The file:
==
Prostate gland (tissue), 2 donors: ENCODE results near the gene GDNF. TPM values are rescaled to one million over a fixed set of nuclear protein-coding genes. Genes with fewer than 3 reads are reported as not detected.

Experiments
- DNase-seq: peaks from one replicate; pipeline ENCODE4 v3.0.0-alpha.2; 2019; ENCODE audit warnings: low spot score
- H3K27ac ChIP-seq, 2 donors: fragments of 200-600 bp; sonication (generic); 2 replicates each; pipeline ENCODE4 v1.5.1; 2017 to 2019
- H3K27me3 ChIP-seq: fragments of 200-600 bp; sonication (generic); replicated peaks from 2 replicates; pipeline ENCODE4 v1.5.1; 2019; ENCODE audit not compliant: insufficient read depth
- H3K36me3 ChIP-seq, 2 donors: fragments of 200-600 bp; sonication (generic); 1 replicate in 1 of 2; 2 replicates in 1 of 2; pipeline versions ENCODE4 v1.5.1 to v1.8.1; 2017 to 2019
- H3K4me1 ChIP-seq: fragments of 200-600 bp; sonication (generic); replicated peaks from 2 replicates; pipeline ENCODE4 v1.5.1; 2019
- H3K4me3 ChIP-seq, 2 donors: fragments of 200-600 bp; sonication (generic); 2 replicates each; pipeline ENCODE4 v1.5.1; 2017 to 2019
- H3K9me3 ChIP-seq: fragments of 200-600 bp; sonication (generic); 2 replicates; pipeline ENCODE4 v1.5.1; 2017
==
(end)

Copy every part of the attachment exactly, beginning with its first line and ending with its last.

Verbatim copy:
Prostate gland (tissue), 2 donors: ENCODE results near the gene GDNF. TPM values are rescaled to one million over a fixed set of nuclear protein-coding genes. Genes with fewer than 3 reads are reported as not detected.

Experiments
- DNase-seq: peaks from one replicate; pipeline ENCODE4 v3.0.0-alpha.2; 2019; ENCODE audit warnings: low spot score
- H3K27ac ChIP-seq, 2 donors: fragments of 200-600 bp; sonication (generic); 2 replicates each; pipeline ENCODE4 v1.5.1; 2017 to 2019
- H3K27me3 ChIP-seq: fragments of 200-600 bp; sonication (generic); replicated peaks from 2 replicates; pipeline ENCODE4 v1.5.1; 2019; ENCODE audit not compliant: insufficient read depth
- H3K36me3 ChIP-seq, 2 donors: fragments of 200-600 bp; sonication (generic); 1 replicate in 1 of 2; 2 replicates in 1 of 2; pipeline versions ENCODE4 v1.5.1 to v1.8.1; 2017 to 2019
- H3K4me1 ChIP-seq: fragments of 200-600 bp; sonication (generic); replicated peaks from 2 replicates; pipeline ENCODE4 v1.5.1; 2019
- H3K4me3 ChIP-seq, 2 donors: fragments of 200-600 bp; sonication (generic); 2 replicates each; pipeline ENCODE4 v1.5.1; 2017 to 2019
- H3K9me3 ChIP-seq: fragments of 200-600 bp; sonication (generic); 2 replicates; pipeline ENCODE4 v1.5.1; 2017